Macpherson, Sir Keith Duncan (1920–93) single work   companion entry  
Issue Details: First known date: 2014 2014
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    As the 59-year-old chief executive of the Herald and Weekly Times (HWT), Keith MacPherson was a virtual unknown. He was publicity shy, despite running the nation’s most powerful media business. That changed on 20 November 1979 when Rupert Murdoch walked into his office in Melbourne and announced he was taking over the company. MacPherson vowed to stop Murdoch’s $126 million bid.

    The amiable and conservative executive who had worked in virtually every section of the company, except the newsroom, was in the fight of his life. The next day MacPherson brought forward a bonus share offer and advised shareholders not to sell. He encouraged two friendly companies—Queensland Press Ltd from within the group and John Fairfax & Sons from outside—to buy HWT stock, which they did, and kept doing well after Murdoch gave up his bid and started offloading the shares he had just purchased. MacPherson told the press that he thought little of Murdoch’s editorial standards and that while Sir Keith Murdoch had once run the company, this did not give his son a birthright to own it. Years later, he admitted that the bravado was an act. He hardly slept for the 48 hours of the whirlwind bid.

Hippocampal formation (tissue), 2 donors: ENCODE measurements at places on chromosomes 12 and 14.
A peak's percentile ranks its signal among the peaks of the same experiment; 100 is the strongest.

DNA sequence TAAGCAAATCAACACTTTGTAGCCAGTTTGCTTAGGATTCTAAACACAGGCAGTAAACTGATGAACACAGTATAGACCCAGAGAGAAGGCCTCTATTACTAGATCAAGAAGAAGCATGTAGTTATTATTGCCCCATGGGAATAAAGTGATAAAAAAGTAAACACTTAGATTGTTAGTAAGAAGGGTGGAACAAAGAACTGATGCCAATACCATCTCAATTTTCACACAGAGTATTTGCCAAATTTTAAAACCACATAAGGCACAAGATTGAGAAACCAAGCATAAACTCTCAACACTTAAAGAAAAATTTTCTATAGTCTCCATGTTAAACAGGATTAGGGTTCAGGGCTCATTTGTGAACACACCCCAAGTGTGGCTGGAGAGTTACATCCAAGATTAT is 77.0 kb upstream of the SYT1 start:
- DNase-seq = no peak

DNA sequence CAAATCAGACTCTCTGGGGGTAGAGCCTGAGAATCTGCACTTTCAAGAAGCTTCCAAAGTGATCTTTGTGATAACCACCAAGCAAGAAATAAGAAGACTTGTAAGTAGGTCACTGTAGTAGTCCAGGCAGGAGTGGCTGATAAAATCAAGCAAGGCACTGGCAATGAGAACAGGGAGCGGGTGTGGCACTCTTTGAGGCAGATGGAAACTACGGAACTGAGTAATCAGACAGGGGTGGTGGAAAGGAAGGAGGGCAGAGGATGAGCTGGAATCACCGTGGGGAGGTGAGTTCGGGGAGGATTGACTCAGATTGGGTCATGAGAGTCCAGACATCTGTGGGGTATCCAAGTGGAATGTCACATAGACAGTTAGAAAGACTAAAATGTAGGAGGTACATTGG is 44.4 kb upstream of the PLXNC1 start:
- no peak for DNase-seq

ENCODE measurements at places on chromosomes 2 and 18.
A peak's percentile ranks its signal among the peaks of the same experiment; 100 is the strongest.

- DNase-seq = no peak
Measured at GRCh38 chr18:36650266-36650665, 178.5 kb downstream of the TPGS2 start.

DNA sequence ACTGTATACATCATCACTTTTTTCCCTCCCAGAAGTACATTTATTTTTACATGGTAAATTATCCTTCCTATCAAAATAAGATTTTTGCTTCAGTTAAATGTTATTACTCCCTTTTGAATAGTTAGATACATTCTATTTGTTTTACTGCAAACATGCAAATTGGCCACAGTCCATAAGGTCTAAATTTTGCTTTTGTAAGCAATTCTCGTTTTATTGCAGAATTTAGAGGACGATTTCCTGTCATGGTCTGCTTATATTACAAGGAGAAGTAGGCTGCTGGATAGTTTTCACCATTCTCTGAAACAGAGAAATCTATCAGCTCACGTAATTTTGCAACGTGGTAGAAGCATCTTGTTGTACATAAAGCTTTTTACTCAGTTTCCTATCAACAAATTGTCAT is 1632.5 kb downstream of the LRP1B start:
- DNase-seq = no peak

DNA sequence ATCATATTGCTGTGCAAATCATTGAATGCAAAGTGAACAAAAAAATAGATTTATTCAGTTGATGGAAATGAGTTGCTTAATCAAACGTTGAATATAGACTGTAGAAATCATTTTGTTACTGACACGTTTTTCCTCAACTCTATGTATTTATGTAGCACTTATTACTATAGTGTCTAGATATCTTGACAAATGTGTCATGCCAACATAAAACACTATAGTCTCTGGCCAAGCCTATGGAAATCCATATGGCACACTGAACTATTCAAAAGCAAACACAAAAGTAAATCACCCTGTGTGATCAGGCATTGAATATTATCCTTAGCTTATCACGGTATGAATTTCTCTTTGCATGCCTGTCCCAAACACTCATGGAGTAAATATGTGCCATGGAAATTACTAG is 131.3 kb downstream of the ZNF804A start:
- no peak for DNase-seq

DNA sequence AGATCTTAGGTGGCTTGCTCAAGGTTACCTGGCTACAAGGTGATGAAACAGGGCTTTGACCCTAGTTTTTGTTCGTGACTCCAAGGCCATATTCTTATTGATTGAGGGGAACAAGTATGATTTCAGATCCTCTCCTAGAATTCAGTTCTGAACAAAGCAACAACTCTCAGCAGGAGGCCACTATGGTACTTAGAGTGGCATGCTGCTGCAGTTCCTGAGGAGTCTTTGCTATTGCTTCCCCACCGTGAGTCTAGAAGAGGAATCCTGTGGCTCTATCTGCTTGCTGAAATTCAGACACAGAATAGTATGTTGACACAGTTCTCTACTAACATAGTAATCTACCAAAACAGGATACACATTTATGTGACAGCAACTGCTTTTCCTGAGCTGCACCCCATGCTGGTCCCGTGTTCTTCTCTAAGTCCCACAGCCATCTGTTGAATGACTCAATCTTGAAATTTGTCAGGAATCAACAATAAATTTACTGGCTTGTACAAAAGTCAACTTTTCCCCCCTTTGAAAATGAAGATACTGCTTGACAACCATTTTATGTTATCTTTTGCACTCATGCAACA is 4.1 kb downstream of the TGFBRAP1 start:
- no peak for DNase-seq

In 1981 MacPherson had to do it all again when Western Australian mining magnate Robert Holmes à Court launched his own takeover. The company was better prepared this time and easily withstood the challenge.

    These were the highlights in a career that began in 1938, when MacPherson sorted letters in the HWT mailroom. His father, Duncan, had managed the Sun News-Pictorial before and after it was acquired by the HWT. Keith MacPherson trained as an accountant and worked for one of the company’s radio stations, 3DB. After a steady and unspectacular career trajectory, he became company general manager and in 1970 was sent to run the subsidiary West Australian Newspapers Ltd.

    In 1975, he returned to Melbourne as CEO, to the annoyance of reporters who wanted a former journalist in the role. After a spill on the board in 1977, MacPherson gained control of the largest media group in Australia. He also served on most of the company’s associated magazine boards, including Queensland Press and Davies Brothers Limited, and chaired the Australian Newspapers Council and the Media Council of Australia. He was knighted in 1980 and retired in 1985, only to watch Murdoch’s successful second takeover bid of the HWT two years later.

    REF: Sun News-Pictorial, 22 November 1979.


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Last amended 17 Oct 2016 16:29:35
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